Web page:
Size standards are set by the SBA to classify for-profit businesses as described by the North American Industry Classification System (NAICS) Identifying Industry Codes. One reason for size standards is to ensure that big businesses don’t unfairly compete for contracts, funding or other assistance from the federal government. Size standards help ensure that only businesses deemed small enough—whether based on receipts or number of employees—are eligible for these types of benefits.

The most recent change to the size standards has increased 37 small business size standards for 34 industries and three sub-industries (“exceptions” in SBA’s table of small business size standards) in North American Industry Classification System (NAICS) Sector 54, “Professional, Technical, and Scientific Services.” The SBA also increased the one size standard in NAICS Sector 81, “Other Services,” which it did not review in 2010. These size standards are all receipts based. SBA is retaining the current standards for the remaining industries in NAICS Sector 54.

As part of an ongoing review of all size standards, the SBA evaluated all of the revenue-based size standards in these sectors to determine whether to revise the existing size standards.  The SBA took into account characteristics in each industry, including average firm size, the degree of competition and federal government contracting trends, to ensure that size definitions reflect the current economic conditions within those industries. After reviewing public comments, the SBA determined that changing the size standards would allow more small businesses to retain their small business status, while giving government agencies more small businesses to choose from when awarding contracting opportunities.

The review of size standards is part of the Small Business Jobs Act of 2010, and under this law, the SBA’s comprehensive review of all size standards will continue for the next several years. According to the SBA, as many as 8,350 additional companies will become eligible for SBA programs as a result of these revisions.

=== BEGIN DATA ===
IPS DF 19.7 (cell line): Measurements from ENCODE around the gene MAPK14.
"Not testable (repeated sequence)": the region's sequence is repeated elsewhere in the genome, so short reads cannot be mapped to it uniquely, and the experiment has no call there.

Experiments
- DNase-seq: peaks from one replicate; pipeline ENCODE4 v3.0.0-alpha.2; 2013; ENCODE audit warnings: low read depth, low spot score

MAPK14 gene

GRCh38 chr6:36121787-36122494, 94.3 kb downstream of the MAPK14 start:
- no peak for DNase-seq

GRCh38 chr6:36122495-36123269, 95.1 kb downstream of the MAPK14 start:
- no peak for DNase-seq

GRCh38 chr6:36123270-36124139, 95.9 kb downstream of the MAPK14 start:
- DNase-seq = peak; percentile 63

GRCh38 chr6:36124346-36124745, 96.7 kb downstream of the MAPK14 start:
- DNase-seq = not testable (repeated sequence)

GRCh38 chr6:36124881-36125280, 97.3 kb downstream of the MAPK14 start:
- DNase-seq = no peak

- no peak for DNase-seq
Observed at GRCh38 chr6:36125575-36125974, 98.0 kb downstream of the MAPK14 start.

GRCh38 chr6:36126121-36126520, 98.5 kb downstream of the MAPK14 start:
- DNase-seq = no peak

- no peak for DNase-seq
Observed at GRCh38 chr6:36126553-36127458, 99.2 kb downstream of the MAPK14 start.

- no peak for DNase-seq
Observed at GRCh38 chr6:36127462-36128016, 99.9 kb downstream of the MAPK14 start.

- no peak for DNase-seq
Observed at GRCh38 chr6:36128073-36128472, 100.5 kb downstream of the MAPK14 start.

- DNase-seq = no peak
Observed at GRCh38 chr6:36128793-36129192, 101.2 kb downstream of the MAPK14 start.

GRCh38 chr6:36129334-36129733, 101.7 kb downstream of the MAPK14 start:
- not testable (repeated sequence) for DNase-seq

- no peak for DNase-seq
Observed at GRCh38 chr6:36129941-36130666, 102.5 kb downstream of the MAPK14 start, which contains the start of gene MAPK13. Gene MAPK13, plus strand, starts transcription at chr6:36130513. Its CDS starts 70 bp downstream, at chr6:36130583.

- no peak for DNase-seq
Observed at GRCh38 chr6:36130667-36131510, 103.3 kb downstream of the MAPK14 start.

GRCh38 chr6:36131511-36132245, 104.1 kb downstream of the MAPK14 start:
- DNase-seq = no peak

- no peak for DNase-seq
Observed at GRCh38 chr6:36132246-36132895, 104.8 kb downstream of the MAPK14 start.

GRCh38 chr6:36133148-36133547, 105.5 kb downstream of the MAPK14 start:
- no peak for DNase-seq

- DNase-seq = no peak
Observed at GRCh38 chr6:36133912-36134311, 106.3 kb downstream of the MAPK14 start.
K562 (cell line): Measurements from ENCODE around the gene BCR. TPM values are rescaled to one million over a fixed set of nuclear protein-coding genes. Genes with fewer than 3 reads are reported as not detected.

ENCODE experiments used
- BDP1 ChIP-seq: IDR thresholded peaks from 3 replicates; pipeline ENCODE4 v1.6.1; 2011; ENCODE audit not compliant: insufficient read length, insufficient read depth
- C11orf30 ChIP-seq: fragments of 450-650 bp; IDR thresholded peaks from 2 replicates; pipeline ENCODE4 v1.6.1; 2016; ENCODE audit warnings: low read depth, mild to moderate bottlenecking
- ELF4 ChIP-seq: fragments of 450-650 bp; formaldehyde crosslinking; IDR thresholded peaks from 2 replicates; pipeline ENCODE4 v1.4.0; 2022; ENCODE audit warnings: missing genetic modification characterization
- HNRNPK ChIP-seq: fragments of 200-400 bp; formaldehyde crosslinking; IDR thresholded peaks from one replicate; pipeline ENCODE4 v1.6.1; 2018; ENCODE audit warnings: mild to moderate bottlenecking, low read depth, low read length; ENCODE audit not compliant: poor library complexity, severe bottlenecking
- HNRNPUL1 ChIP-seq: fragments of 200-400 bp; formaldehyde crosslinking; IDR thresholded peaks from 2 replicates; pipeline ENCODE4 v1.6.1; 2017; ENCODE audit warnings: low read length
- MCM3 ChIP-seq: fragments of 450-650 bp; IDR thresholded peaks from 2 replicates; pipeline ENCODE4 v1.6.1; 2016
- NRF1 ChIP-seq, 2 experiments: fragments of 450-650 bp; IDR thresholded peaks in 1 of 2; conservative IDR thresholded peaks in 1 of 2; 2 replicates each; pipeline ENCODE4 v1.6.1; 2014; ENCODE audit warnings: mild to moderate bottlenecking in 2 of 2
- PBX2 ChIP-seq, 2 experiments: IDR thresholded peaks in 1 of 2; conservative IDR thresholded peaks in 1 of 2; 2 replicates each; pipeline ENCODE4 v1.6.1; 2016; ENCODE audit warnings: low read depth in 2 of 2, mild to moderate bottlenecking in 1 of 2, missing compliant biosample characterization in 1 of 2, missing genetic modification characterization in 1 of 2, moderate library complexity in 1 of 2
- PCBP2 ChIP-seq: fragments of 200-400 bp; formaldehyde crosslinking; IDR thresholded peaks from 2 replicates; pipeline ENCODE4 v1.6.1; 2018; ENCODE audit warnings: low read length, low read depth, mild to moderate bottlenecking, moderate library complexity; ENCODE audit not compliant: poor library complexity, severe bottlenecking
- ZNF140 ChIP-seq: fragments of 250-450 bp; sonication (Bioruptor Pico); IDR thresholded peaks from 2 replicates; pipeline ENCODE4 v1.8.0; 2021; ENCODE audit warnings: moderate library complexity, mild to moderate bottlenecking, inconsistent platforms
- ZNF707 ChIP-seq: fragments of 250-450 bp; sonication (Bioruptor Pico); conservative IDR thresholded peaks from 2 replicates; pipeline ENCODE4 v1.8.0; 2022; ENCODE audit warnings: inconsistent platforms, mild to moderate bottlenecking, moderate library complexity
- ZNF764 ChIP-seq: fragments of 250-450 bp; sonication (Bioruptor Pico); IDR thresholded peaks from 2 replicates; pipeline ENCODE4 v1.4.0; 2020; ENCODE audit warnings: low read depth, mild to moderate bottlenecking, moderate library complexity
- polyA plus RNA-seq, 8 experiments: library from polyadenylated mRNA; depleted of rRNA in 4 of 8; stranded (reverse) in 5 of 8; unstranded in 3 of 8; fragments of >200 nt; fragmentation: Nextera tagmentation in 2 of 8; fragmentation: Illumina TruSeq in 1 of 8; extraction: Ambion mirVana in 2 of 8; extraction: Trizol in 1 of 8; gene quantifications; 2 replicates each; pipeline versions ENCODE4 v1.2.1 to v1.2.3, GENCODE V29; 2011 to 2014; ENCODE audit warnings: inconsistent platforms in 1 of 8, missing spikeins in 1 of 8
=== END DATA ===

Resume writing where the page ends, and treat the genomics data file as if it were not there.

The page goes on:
You can find a table of SBA size standards, as well as other information about size standards, at the SBA website.

Image by Flickr user Randen Pederson (Creative Commons)

Small Biz Resource Tip: Meltwater Press

February 27th, 2012 ::

Meltwater Press

If you run a PR, marketing or ad agency, or simply want to target your own business’s press releases and media outreach more effectively, Meltwater Press can help. Meltwater Press’s dashboard interface lets you create and manage media lists with ease. Search journalists by name, outlet, location and more. Then Meltwater refines your results using Natural Language Processing (NLP), which scans some 1.5 million articles per day, using keywords to search and return only those journalists writing currently and most often about a particular topic. Once you’ve created your contact lists, you get a continual live feed of everything those journalists write about so you’re always current on whom to target. Pricing starts at $5,175 annually for unlimited pitches, distributions and seats (you can even give clients access to the lists if you want).

Hot Trend for 2012: Online Hiring

February 21st, 2012 ::

By Karen Axelton